Finally, these bold imprints were left by paper and plastic bags covered in glaze.
The choice of colors and the random application make the finish look like an old concrete, graffiti-ed wall.
Just like positive ragging, negative rag painting lets you create various looks and vibes in a space.
Shown here (the yellow hallway) is a rather open and airy application, done with a cheesecloth over a considerably lighter base coat.
The negative ragging technique in the photo above enriches a living room with earthy, muted tones.
The density and low contrast of the ragging finish looks more reserved, while still offering a handsome background for the wall decor.
This faux finish technique is also a good example of how applying (and then removing) a darker, contrasting top coat of glaze to a light or medium-colored base coat of paint creates a richly textured appearance, without the application of new plaster or drywall compound.
In the photo above, negative ragging is used to create an illusion of plaster on the walls, further reinforced by the choice of decor in the room.
The suede-like walls make this corner a comfortable spot for homework or household bill-paying.
The key to this look is using low-contrast, organic colors and working with a cheesecloth in a pounce-and-drag fashion.
This is another example of faux suede, created with the same negative ragging faux finish technique but in different, more dramatic (while still realistic) colors.
This buttery tan wall finish still resembles suede but is less convincing than the previous examples, because the contrast between the base and top coats is more pronounced.
Still, the soft yet rugged effect is a beautiful complement to the surrounding woodwork and wall decor.
This execution of ragging looks almost like the effect produced by sponge painting - with distinct specks of color.
The purple color combination and the stenciling add an element of playfulness and charm to this old-fashioned bedroom setting.
And while you don't always want your rag painting to look realistic, this faux finish technique can produce some stunning surfaces of great depth and sophistication that can truly fool the eye - like the Moroccan leather effect shown here.
By the way, this technique is also known as parchment and is done with newspaper - the difference in final result is only determined by the colors you use for the paint and glaze coats.
The same faux leather treatment applied to the lower portion of the wall gives this den a refined air.
For it to look believable, you need to select colors based on the most common colors of real leather - chocolate brown, deep burgundy, rich camel or deep plum.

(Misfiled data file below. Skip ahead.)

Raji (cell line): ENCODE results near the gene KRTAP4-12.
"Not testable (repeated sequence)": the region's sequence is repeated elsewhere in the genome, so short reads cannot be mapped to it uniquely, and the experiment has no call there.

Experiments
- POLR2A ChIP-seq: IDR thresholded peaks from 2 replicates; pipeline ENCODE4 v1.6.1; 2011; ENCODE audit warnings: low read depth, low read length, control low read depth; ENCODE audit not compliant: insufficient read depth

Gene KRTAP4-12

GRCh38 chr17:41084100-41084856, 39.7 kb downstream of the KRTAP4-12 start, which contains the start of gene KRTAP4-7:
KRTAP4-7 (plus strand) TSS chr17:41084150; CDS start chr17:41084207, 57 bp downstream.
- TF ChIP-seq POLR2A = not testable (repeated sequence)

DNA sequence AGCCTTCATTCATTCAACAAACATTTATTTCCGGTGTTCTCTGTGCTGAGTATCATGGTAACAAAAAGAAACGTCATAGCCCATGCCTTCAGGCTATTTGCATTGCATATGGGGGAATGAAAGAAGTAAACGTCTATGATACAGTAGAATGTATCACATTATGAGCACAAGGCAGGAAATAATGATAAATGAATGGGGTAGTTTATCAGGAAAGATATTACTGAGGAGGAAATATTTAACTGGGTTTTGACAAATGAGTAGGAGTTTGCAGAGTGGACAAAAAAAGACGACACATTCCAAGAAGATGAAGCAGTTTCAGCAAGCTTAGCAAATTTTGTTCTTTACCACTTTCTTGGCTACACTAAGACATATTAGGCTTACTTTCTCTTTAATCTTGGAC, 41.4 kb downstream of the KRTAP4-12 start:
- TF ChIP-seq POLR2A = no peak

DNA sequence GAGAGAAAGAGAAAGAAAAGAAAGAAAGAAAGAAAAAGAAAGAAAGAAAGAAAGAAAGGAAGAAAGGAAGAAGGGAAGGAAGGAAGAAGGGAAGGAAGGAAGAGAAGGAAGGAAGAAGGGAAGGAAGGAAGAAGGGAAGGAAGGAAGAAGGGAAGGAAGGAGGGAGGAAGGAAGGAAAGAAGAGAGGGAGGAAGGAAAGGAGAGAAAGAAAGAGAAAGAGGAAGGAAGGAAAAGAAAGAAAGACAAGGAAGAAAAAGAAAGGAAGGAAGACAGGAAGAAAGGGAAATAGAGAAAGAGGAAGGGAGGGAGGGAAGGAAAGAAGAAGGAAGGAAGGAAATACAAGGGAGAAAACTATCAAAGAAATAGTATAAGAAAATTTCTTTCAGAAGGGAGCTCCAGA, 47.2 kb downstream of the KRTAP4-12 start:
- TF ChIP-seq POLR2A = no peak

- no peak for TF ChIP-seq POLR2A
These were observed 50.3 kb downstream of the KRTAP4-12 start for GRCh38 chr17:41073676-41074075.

Another realistic effect you can achieve with negative ragging faux finish techniques is shown in the photo above.
Done in orange over yellow, and executed with plastic sheets laid over and pushed on the wet glaze, the surface looks like stone or venetian plaster, with its blurred imprints and smeared color variation.
In this room, plastic was just applied and then removed from the wet top glaze (without moving it around), producing a slightly "cleaner" effect.
As you can see, there is no right or wrong here when glazing a surface - it's all about what you are going for and what looks good to you (and with your decor).
The lush velvety walls in this Spanish dining room have the same painted finish as in the previous examples of ragging with plastic.
But because of the colors used (a burgundy shade over a fire red), the top glaze looks almost like a layer of black sheer veil over the red.
And again, you don't ever have to stop at just ragging.
Look how much more interesting and chic this finish becomes with a touch of stencils over it.
Or, you can add some "veins" to your ragged off finish to make it look very much like marble.
The look of stone was rag painted over these huge cement balcony wall tiles using a mixture of terra-cotta colors.
The decorative scheme blends harmoniously with these warm shades to create a sunny outdoor room.
Here, the faux "stone" tiles are used only as a single-row band around the perimeter of the room, but still add an interesting and unique style element to the space.
But even when not meant to look like the real thing, a ragged off finish is always decorative in itself - like in this bathroom example, where the painted on diamond "tiles" were distressed with a cloth to soften the contrast of the yellow and black, and give the walls an aged feel.
Kitchen cabinets take on a chabby chic look when ragged off in vintage colors, such as the butternut yellow and aqua blue shown here.
Notice how the overlay of the blue over yellow creates an overall greenish tone, due to the color mixing effect.
And in this kitchen, even the floor is painted and ragged off for a fun, one-of-a-kind effect - proving that the choice of surface for this faux finish technique is limited only by your imagination.
The best part of rag painting is, you can use the same exact technique but change the material for your rag, and the result will look different.
The pink finish above is how negative rag painting looks when done with a ribbed terry cloth.
And here you can see the imprints left in wet glaze by scrunched up paper bags.
Keep in mind also that how lightly or heavily you rag a wall also affects the final look. In the photo above, the wall was ragged fairly lightly to leave quite a lot of the top coat color intact.
And last but not least, an example of rag rolling off and the more linear pattern it leaves behind.
Even though this faux finish technique can look busy and dated if done in too contrasting colors, in subtle, tone-on-tone combinations it's a beautiful choice for intimate spaces such as bathrooms, bedrooms and dressing rooms.